Brighton has always had a soft spot for John Grant. Not only has local label Bella Union put out his five albums but last time he played here, he was at the Dome, a large venue that famously staged the Eurovision Song Concert in 1974 when ABBA won. Indeed with his old band The Czars, he was known to do a heartbreaking version of Angel Eyes. Whilst we don’t get that this evening, we do get an intimate smattering of songs from the last 10 years of solo recordings, and one wonderful number from his pre-fame group.
The Attenborough Centre is an intimate auditorium located on an out of town university campus and has a suitably academic vibe. Seating is rigid and the chairs not designed for comfort but we take our spaces and Grant says he wants the lights up so he can see all the beautiful faces. As much as it’s nice to be complimented, his flattery is unnecessary as we are all instantly smitten.
It’s physically impossible not to love John Grant. The man is a teddy bear or, more accurately, an emotional support wolf in lusciously bearded human form. You can’t help but want to pick him up and cuddle him to the core because he exudes kindness, empathy and gratitude. When he takes to the stage tonight, to almost rapturous applause, he pulls his hands to his heart and mouths an inaudible thank you to all present before sitting down to his Steinway. He’s joined by long time musical companion, the wonderfully moustachioed Chris Pemberton, who tonight is playing some kind of retro space inflected keyboard and providing backing vocals.
The stage is decorated sparingly, just the two pianos and some rectangular lights led lengthways along the stage floor. Introducing the first number as Geraldine, he admits he’s worried he’s going to forget the lyrics, so changes his mind and launches into the titular track from his 2015 album Grey Tickles, Black Pressure instead. It’s a charming ditty about familial dismemberment and naivety in the face of sexually transmitted diseases. Filled with hard to spell words like hemorrhoid and parapraxis, it seems perfectly chosen for this academic venue. Having remembered the lyrics midway through that number he jumps into Geraldine. Its heroine is the late actress Geraldine Paige who worked closely with Tennessee Williams. Like the great playwright, Grant has a cheeky way with words and has dealt with his sexuality through his work extensively, perhaps a bit more honestly in these supposedly liberal post-homophobia days.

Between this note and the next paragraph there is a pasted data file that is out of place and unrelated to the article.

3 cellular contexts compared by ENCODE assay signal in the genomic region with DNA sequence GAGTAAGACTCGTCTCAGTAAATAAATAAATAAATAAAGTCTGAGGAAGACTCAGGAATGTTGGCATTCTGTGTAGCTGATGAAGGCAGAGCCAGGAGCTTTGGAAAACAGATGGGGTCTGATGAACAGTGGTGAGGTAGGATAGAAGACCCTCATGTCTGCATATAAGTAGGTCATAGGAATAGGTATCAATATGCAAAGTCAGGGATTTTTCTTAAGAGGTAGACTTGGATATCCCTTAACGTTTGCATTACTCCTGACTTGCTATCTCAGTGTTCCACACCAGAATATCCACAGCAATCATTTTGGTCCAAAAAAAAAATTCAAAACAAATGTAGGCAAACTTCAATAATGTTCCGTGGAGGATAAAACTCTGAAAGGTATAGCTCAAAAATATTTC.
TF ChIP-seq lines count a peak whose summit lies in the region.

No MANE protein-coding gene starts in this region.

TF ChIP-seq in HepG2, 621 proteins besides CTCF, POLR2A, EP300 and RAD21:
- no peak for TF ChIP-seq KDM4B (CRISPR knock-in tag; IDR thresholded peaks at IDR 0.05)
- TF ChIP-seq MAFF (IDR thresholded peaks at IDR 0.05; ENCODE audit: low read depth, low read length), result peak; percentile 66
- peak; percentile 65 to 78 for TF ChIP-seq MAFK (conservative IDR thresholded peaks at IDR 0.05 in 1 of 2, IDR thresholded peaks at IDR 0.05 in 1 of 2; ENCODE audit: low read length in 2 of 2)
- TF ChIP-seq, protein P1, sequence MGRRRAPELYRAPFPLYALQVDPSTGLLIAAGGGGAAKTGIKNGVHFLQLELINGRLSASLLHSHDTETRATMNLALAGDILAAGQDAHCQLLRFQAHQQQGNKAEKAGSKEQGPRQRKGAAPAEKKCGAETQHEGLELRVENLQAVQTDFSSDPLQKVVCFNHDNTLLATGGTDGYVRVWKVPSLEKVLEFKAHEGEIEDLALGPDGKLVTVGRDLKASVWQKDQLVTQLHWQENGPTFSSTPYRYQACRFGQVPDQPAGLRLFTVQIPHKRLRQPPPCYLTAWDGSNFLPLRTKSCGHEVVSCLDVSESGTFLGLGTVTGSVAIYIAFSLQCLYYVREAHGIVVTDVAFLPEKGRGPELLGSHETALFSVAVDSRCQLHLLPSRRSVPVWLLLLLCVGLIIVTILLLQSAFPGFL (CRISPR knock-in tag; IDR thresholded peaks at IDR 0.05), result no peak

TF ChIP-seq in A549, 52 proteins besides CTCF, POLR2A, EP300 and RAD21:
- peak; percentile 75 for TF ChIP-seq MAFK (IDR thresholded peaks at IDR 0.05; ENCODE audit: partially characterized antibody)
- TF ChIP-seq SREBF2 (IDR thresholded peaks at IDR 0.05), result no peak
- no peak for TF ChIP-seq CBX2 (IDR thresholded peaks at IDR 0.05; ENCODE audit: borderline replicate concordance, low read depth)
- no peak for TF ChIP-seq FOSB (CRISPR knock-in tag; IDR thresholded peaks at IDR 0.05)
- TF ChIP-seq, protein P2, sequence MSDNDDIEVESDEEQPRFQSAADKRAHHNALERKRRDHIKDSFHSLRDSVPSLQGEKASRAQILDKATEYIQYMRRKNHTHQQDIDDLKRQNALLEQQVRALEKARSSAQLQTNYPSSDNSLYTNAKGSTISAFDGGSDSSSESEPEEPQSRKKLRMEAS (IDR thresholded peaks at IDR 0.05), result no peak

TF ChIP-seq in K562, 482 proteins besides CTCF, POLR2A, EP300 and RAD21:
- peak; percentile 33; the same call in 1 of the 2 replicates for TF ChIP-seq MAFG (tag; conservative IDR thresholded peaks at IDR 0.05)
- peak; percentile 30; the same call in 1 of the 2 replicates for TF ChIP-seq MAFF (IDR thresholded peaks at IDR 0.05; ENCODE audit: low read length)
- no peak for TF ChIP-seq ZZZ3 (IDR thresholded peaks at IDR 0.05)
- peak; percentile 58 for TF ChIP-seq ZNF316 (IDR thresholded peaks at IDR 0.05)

He continues to play for the next hour and three quarters, both with Pemberton and alone. Between most numbers he thanks everyone involved with his shows and explains some significance to some of the more personal songs. There are tales of sullen exes stalking him at shows, comfy lunches with record label bosses and the like. There’s a faux innocence that comes through with his repartee, such as on Marz where he lists ice cream flavours from a favourite childhood ice cream shop, or on Glacier with its Björk-like lyrics talking of “spectacular landscapes nourishing the ground with precious minerals and other stuff”. What could seem like a shoddy end to a sentence is actually a clever appropriation of regular speech. Grant has the knack of populating his songs with naturalistic pop culture references and real life emotions that elevate his songwriting abilities above the usual singer songwriter tropes that many others fall into. There’s a lot of brain on show and even more heart revealed doing these numbers.
When they leave the stage after 14 songs, we all stomp our feet and demand they return, and they kindly acquiesce. We get a fiercely emotional version of Where Dreams Go To Die, the darkly amusing fan favourite Sigourney Weaver and of course, a stirring finale of GMF. If you’re not sure what that acronym stands for, then you need to go listen to Pale Green Ghosts forthwith. As the duo do finally leave the concert hall, we are all smiling 165% more.